The Infinite Game

I picked up The Infinite Game for my then-fiancé last year for Christmas. Judging from the blurb on the back and the first few pages, it seemed like an interesting premise. The core idea is simple — there are two types of games, finite and infinite. Finite games have defined rules, players, and starting and ending states. Infinite games have rules that change, players can enter and leave, and they have no end state. Seeing things as infinite games rather than finite games would bring more success and fulfillment. The premise seemed interesting, and I was particularly looking to see it applied to topics around personal and career development.

This is probably my own fault for not researching deeper before buying the book, but that’s not what The Infinite Game is about. Almost the entire book applies the concept to the business world through anecdotal examples, arguing that seeing business as an infinite game is necessary for long-lasting and successful businesses. In addition to the core idea of infinite games, Sinek also introduces several principles he sees as foundational to this, including identifying a “Just Cause” for the business, building trusting teams, and finding a “Worthy Rival”. Personally, these ideas seem tenuously tied to the titular idea of the book.

Rather, the main theme of the book as I read it was ethical companies — most of the examples were about treating employees and customers right, seeing beyond short-term shareholder profits, and leaving the world a better place than we found it. I would have likely picked up a book titled about this as well, and then not felt the dissonance between the title and the content that I did here.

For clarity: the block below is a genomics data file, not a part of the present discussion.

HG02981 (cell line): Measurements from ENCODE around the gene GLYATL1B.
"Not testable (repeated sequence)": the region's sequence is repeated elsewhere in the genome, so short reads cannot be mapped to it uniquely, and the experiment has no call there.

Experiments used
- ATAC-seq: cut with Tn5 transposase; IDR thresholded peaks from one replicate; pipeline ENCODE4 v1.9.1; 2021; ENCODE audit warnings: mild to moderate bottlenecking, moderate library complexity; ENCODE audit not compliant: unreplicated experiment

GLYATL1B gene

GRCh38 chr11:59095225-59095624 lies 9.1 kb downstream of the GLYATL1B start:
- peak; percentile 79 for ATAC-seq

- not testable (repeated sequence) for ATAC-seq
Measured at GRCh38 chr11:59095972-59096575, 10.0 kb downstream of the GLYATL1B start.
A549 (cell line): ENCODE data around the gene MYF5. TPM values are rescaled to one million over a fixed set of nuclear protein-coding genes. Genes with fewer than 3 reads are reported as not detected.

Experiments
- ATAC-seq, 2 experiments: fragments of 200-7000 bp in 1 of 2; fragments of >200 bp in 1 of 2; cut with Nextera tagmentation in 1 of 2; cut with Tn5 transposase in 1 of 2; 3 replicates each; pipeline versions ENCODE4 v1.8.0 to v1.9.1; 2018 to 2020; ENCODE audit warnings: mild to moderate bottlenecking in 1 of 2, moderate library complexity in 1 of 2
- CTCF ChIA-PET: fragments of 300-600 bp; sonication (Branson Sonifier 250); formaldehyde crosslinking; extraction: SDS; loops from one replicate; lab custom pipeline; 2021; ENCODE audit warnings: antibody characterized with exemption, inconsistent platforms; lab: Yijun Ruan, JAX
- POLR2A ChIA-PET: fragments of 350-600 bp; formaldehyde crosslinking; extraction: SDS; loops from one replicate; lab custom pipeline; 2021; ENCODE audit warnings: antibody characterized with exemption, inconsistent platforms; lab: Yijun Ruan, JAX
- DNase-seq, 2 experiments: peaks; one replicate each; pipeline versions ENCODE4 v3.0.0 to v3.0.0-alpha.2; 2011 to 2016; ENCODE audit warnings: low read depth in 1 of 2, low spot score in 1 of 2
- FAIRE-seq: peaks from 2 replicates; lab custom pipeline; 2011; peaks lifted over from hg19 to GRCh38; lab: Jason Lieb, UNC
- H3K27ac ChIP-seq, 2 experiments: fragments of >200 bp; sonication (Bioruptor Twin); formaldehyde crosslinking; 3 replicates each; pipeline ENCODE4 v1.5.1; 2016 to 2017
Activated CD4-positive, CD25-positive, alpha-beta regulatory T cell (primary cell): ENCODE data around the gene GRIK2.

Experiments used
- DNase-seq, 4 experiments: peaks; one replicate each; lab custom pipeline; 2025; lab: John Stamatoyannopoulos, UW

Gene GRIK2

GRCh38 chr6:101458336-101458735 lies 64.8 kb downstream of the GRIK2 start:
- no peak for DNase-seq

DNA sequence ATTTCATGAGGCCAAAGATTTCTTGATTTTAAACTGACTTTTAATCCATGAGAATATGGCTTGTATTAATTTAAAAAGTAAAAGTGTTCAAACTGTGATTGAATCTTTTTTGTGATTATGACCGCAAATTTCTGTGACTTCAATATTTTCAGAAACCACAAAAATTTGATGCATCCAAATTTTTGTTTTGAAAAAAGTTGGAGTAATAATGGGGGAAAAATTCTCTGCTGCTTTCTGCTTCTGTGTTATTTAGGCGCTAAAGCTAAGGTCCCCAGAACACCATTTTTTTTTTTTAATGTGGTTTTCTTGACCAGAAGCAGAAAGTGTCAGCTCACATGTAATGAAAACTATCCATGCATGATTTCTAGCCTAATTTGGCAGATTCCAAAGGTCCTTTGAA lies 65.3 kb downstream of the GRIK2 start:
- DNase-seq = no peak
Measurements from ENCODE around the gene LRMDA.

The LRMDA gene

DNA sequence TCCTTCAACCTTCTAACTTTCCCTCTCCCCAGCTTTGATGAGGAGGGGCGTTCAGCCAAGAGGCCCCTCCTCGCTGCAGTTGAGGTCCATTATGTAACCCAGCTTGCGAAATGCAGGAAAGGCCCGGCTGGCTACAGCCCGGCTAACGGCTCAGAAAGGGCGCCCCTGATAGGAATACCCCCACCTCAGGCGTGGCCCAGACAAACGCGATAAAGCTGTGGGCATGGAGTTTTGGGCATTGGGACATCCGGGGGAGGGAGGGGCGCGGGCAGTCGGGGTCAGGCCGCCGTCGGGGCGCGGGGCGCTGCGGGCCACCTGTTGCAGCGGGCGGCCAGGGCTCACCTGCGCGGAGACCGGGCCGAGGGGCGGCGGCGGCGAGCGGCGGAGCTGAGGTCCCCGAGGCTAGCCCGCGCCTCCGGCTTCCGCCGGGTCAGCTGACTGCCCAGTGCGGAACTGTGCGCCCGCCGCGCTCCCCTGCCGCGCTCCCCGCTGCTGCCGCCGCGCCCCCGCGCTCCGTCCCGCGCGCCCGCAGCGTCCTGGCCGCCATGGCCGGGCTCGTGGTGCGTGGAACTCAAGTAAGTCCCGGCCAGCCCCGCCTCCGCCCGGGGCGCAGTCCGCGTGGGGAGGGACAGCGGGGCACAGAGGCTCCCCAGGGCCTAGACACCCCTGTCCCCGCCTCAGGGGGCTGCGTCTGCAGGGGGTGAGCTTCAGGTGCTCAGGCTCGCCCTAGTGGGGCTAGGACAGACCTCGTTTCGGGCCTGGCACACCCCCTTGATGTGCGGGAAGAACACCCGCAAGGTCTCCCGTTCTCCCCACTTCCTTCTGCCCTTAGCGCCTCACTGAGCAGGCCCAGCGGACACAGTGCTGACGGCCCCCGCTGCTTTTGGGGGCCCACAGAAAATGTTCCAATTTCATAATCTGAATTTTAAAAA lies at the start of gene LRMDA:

There is one other thing to say about this book, although it’s a broader issue. The Infinite Game falls into that category of popular non-fiction where the entire book could have been a blog post. The length of the book is overwhelmingly consumed by examples and repeating the core ideas.

All that said, for the average reader that is not in a leadership position, The Infinite Game does provide a refocusing on choosing the companies that we choose to work for or support. I don’t necessarily regret reading it, but I also wouldn’t recommend it for someone looking for a discussion of the idea on the front cover.